GENERATIONS – Journal of the American Society on Aging

CBOs that provide additional social resources. The program uses a nurse practitioner dementia care specialist, with guidance from a physician dementia specialist, who tailors and facilitates dementia care delivery in partnership with the primary care or specialty physician (co-man- agement). Nurse practitioners can write orders, communicate directly through the electronic health record (EHR), and facilitate clinical care. Each dementia care specialist has a panel size of 250 patients and their caregivers and, currently, four dementia care specialists care for approxi- Many clinicians have neither the time nor, in some cases, the skills to adequately manage aspects of dementia. mately 1,000 patients. Although this may seem to be a heavy caseload, dementia care specialists have managed these caseloads for six years and are supported by assistants who help with stable patients. Key components to the UCLA ADC include the following: Recruiting patients to the program and UCLA dementia registry . Patients are recruited into the program through referrals from the UCLA primary care, geriatrics, psy- chiatry, and neurology practices. We are also developing EHR prompts to encourage physi- cians to refer patients with dementia who are high healthcare services users. To enroll in the program, the person must have a diagnosis of dementia and a UCLA physician who will part- ner with and respond to recommendations from the program. Patient and caregiver are given struc- tured needs assessments . Participation in the program begins with an in-person 90-minute visit with a dementia care specialist, the patient, and at least one family member or primary care- giver. To prepare for the visit and ensure it is effi- cient, people (if in the early stage of dementia)

and-or their caregivers are asked to complete a pre-visit intake form ( Creation and implementation of individ- ualized dementia care plans . Based on these initial assessments, the dementia care special- ist works with the person and family to draft a personal care plan that is sent to the referring primary care physician for approval or modifica- tion. This EHR-delivered information is divided into medical recommendations that the primary care physician is asked to address (and respond to through the EHR) and social and behav- ioral recommendations that the dementia care manager implements independently. When the dementia care specialist has received a response from the partnering physician, the assessment note is finalized and saved to the EHR. The per- son and-or caregiver then receives a copy of the care plan and a phone call from the dementia care specialist to discuss final recommendations. All people and their families receive ongoing dementia care management by a dementia care specialist, tailored to their specific patient and caregiver needs and may include the following: √ In-person sessions at which the person’s and family members’ specific questions about problems, resources, and implementing care plans are answered; √ Telephone follow-up to monitor implemen- tation of dementia care plans; √ Facilitation of appointments with consul- tants when needed; and √ Teaching dementia management skills to caregivers through individual counseling, includ- ing information on legal and financial planning with referral to community services; behavioral techniques to avoid or manage behavioral prob- lems; and coping strategies for caregivers. If the person with dementia is hospitalized, patients and their families receive the following: Communication with the hospital team within 48 hours of admission, including advice on managing dementia-related behaviors, participat- ing in goals-of-care conversations, and facilitating discharge planning and transitions to home;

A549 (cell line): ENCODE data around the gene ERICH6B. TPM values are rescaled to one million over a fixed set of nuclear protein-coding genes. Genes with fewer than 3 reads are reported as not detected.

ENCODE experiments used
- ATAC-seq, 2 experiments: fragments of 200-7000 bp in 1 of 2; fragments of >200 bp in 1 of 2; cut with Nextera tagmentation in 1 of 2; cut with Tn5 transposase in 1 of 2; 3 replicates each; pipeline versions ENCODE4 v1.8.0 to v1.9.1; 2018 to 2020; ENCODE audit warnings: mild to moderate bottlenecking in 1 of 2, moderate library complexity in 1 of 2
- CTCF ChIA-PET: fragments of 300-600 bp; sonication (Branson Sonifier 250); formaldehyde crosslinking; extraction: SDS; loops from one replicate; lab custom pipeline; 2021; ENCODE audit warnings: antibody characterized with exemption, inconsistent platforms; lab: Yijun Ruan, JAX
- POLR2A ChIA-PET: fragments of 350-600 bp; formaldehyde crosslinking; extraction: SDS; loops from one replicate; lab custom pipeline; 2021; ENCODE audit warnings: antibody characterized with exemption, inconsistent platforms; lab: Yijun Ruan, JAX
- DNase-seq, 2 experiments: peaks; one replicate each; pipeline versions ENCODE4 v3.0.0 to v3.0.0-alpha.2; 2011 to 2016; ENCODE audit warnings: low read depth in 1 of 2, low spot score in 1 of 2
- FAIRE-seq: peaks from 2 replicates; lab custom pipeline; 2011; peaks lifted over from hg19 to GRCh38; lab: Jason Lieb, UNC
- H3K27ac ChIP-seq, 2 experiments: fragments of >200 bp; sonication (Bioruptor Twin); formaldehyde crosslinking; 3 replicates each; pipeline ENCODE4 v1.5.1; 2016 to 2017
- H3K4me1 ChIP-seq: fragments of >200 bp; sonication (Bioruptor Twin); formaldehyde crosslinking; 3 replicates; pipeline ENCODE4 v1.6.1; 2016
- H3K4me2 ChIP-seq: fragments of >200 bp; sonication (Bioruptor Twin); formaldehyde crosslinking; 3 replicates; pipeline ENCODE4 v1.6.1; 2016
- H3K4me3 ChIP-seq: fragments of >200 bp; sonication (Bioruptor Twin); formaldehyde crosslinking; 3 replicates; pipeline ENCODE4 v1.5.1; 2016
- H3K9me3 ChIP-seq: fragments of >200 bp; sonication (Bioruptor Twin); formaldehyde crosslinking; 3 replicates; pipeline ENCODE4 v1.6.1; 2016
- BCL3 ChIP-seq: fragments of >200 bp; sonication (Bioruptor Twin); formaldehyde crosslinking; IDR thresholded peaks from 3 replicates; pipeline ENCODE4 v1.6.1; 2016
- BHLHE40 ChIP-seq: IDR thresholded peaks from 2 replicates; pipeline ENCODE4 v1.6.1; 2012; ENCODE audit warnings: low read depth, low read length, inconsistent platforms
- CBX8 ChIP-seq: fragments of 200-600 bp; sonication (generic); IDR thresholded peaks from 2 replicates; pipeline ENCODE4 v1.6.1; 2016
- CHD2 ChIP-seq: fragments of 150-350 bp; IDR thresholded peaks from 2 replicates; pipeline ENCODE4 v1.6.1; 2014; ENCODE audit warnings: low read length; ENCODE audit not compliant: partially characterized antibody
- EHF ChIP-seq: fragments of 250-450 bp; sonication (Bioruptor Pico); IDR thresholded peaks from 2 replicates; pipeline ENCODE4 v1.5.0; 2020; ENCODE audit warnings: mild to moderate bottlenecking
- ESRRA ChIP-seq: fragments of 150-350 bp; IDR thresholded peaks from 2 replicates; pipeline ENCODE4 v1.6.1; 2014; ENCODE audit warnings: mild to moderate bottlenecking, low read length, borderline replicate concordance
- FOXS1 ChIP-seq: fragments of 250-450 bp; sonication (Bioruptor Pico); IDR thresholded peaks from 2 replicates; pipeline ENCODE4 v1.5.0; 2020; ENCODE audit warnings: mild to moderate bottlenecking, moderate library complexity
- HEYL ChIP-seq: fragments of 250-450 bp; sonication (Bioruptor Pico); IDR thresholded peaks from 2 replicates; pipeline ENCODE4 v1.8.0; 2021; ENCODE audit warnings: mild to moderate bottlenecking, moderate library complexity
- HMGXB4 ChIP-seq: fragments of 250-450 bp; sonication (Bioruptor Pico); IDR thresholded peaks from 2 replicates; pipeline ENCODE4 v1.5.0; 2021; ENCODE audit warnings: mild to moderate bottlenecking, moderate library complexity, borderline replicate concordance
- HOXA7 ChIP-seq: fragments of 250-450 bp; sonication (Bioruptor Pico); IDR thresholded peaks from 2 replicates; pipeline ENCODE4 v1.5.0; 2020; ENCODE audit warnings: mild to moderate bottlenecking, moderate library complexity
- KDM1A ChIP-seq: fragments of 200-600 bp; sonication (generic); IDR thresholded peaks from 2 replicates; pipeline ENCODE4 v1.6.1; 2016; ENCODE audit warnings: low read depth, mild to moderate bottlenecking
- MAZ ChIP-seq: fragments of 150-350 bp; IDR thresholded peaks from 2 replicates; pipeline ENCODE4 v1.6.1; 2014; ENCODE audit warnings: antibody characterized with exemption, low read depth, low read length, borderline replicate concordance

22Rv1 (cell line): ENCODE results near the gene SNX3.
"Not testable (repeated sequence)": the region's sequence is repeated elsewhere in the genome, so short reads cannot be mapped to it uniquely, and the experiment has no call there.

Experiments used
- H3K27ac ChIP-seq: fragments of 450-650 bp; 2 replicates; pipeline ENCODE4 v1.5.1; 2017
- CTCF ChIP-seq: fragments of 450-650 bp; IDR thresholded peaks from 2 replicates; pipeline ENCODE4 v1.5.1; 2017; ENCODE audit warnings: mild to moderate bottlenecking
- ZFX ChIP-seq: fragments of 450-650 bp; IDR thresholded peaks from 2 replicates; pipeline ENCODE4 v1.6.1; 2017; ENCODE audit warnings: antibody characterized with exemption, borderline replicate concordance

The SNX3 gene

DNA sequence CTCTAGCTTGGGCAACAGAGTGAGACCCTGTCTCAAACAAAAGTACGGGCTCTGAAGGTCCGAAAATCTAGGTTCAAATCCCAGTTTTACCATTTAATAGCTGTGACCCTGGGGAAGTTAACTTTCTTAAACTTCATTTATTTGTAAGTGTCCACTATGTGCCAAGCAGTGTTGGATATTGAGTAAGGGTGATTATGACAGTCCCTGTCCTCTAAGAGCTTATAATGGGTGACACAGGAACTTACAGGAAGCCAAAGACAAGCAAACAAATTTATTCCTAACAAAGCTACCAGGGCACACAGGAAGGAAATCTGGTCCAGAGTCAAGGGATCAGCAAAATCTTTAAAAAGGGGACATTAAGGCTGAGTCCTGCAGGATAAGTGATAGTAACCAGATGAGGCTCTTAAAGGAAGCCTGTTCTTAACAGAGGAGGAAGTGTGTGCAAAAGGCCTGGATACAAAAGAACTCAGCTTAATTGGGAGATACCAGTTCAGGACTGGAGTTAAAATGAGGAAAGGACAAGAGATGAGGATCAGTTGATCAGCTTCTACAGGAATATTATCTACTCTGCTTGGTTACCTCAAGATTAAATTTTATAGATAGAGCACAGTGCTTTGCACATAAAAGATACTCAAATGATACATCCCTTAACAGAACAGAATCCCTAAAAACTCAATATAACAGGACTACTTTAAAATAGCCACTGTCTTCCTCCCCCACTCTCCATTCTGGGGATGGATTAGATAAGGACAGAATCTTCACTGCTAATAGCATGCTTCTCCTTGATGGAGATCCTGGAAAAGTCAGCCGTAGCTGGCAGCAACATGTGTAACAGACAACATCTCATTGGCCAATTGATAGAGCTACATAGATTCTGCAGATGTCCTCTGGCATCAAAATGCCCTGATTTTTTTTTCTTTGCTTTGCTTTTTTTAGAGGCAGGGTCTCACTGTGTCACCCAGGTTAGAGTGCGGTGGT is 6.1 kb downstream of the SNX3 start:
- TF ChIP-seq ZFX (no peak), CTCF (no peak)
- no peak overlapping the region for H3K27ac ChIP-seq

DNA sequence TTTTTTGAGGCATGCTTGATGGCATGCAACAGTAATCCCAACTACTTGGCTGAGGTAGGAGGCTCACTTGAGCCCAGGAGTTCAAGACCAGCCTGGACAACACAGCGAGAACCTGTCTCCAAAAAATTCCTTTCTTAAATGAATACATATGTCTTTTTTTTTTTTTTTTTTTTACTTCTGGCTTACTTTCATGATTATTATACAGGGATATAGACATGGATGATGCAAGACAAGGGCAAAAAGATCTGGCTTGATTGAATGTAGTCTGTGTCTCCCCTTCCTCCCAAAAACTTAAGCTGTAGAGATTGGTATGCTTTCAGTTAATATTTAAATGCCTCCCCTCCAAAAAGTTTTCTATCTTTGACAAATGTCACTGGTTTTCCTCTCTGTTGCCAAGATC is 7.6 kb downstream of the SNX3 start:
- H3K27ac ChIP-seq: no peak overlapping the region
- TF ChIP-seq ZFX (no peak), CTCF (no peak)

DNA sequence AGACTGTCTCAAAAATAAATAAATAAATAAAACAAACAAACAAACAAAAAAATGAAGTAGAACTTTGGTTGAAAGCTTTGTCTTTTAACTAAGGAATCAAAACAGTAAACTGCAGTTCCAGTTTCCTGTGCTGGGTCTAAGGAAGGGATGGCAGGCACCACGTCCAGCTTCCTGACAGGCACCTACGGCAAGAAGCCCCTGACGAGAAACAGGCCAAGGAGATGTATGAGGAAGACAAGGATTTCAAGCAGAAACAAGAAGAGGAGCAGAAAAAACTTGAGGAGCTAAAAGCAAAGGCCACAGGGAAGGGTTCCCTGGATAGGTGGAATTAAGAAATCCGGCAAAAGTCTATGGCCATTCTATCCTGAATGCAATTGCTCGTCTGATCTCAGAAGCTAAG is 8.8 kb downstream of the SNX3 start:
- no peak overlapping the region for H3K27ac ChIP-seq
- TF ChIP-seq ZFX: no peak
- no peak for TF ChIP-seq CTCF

64 | Spring 2019

Made with FlippingBook Learn more on our blog